A Nos Amours
June 15, 2006
A Nos Amours (1983) chronicles the day-to-day existence of a 16-year-old French girl named Suzanne (Bonnaire) in the same realistic way as a John Cassavetes film in the sense that director Maurice Pialat also places an emphasis on human behaviour.
Pialat presents Suzanne as a desirable character, a very sexual person in both how other men regard her and in her actions. He establishes this early on with a shot of her back to the camera standing on the front of a boat dressed all in white, her short skirt flapping in the wind during the opening credits. And then, she turns and smiles at the camera but she is actually smiling at three older men who look leeringly at her. Soon afterwards, a guy in a sports car honks his horn at her and then we see her making out with her boyfriend. A little later we see an anonymous boy telling Suzanne that she’s beautiful and she ends up having sex with him. She’s a sexually adventurous young girl with an insatiable appetite – she even wears out one of her lovers during a night that they spend together.
Suzanne seems very mature for her age and Sandrine Bonnaire’s impressive performance expertly conveys this notion. She acts very naturally as if she became her character and is able to convey the complex emotions required of the role. This is even more impressive when one realizes that this was Bonnaire’s first role. She is even able to hold her own in intense scenes, like when she gets into a very heated argument with her mother (Ker) over the kind of clothes she wears and this devolves into a screaming match with her slovenly brother (Besnehard) intervening. Once the father leaves, his abusive behaviour seems to transfer over to the brother and mother who are emotional basket cases. Their behaviour towards Suzanne shows how much the father’s departure has affected them.
Like Cassavetes, Pialat exposes the raw emotions of his characters. For example, Suzanne has an argument with her father (Pialat) and he suddenly slaps her. It is this outburst of violence, that comes out of the blue, that is such a shock, much like in real life. And yet, he shows a sensitive side as well. Coming home late one night, Suzanne has a talk with him and he tells her that he’s leaving the family because he’s fed up. Their conversation has a ring of authenticity to it, like we are witness to an actual conversation between two people that flows naturally.
As A Nos Amours progresses, it becomes apparent that Suzanne’s life is a mess. Her family life is in turmoil due to her father’s departure so she escapes that pain with a series of sexual relationships with men. In particular, her scenes with her brother and mother are scary moments where he beats her while the mother cries or yells at her. With that kind of home life no wonder she’s unhappy and seeks solace with strangers because her family are monsters. It makes her departure from everything she knows a necessary form of survival. Suzanne must escape this poisonous environment if she ever hopes of saving herself.
The first disc includes a theatrical trailer.
The rest of the supplemental material is located on the second disc starting with “The Human Eye,” a 55 minute documentary that analyzes the film. For example, critics point out how it has no plot, just characters. Initially, we are presented with several of Suzanne’s love affairs but not in a conventional way and this leaves more questions than answers. The film doesn’t follow a conventional narrative because it’s about real life which is also disorganized. Critics sound off and key cast and crew members talk about their experiences working on this movie in this excellent, detailed doc that provides fascinating insight into how it works.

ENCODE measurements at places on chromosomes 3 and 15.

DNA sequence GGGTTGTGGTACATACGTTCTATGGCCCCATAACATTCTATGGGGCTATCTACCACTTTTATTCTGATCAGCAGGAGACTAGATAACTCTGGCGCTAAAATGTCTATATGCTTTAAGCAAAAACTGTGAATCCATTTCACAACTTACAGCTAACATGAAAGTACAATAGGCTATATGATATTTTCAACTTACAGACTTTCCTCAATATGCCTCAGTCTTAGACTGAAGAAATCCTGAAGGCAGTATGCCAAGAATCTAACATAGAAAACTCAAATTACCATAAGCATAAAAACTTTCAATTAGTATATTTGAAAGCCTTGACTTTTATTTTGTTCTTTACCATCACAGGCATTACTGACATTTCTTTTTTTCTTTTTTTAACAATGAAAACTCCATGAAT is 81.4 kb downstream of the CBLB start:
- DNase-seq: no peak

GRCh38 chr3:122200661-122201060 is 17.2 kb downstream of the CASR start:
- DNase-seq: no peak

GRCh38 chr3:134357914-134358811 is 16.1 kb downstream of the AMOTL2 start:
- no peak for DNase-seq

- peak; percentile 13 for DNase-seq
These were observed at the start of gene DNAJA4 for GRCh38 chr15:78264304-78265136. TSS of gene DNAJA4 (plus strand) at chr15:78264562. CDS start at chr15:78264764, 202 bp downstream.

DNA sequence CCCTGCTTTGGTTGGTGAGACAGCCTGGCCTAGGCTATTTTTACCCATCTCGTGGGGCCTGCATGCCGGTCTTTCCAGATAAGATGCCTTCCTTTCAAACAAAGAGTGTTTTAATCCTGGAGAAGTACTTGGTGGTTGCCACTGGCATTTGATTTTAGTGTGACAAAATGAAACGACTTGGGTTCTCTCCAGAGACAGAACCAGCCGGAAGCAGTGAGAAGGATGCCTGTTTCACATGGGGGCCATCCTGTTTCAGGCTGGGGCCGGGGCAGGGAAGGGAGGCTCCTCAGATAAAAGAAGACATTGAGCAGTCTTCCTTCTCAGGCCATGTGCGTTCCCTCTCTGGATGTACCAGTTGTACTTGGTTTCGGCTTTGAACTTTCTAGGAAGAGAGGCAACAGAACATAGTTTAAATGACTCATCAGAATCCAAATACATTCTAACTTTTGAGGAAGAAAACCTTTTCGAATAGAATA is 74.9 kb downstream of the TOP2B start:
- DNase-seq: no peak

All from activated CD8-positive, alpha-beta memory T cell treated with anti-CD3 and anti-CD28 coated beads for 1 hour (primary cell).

“Maurice Pialat on Set” is an excerpt from French television program Etoiles et Toiles with footage of Pialat on the set of his film talking with the actors about a given scene. The director is interviewed and speaks eloquently about his style of direction. He candidly admits to feeling “lost” on the first few takes acting and directing but eventually found his way.
There is a recent interview with actress “Sandrine Bonnaire.” She feels that the film is a journey for her character, going from men to men looking for someone to replace her absent father. This movie was her first one and so she views Pialat as family, a father figure of sorts who taught her so much about making movies. She recounts fondly several filming anecdotes of Pialat’s style of directing in this excellent featurette.
Controversial filmmaker of such films as Romance (1999) and Fat Girl (2001), Catherine Breillat is interviewed. She worked with Pialat, writing the screenplay for his 1985 film, Police. She describes him as a tyrant on the set but feels that the anger was usually directed at himself because he was so self-critical. She felt that his creativity came out of this anger.
“Jean-Pierre Gorin” is a French filmmaker who worked with the likes of Jean-Luc Godard and is now a Professor of Film Studies at the University of California. He describes Pialat’s films as a reaction to the French New Wave of the 1960s as it goes back to Jean Renoir’s films about behaviour. He points that Pialat’s film utilized documentary practices by watching a scene unfold as it happens.
Finally, there collection of audition footage of several cast members many of whom were acting for the first time.